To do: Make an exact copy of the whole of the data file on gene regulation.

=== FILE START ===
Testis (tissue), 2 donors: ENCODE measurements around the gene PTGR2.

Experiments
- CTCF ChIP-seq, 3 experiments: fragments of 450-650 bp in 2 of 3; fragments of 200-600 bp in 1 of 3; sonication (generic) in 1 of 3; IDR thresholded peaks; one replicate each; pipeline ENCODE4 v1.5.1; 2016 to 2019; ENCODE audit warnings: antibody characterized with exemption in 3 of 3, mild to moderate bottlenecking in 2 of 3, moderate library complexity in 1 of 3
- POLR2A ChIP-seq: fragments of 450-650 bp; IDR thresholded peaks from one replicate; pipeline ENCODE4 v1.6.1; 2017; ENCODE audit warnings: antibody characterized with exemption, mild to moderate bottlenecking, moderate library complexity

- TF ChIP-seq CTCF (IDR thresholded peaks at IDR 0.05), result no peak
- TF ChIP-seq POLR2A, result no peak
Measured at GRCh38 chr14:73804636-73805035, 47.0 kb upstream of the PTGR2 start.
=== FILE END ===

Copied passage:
Testis (tissue), 2 donors: ENCODE measurements around the gene PTGR2.

Experiments
- CTCF ChIP-seq, 3 experiments: fragments of 450-650 bp in 2 of 3; fragments of 200-600 bp in 1 of 3; sonication (generic) in 1 of 3; IDR thresholded peaks; one replicate each; pipeline ENCODE4 v1.5.1; 2016 to 2019; ENCODE audit warnings: antibody characterized with exemption in 3 of 3, mild to moderate bottlenecking in 2 of 3, moderate library complexity in 1 of 3
- POLR2A ChIP-seq: fragments of 450-650 bp; IDR thresholded peaks from one replicate; pipeline ENCODE4 v1.6.1; 2017; ENCODE audit warnings: antibody characterized with exemption, mild to moderate bottlenecking, moderate library complexity

- TF ChIP-seq CTCF (IDR thresholded peaks at IDR 0.05), result no peak
- TF ChIP-seq POLR2A, result no peak
Measured at GRCh38 chr14:73804636-73805035, 47.0 kb upstream of the PTGR2 start.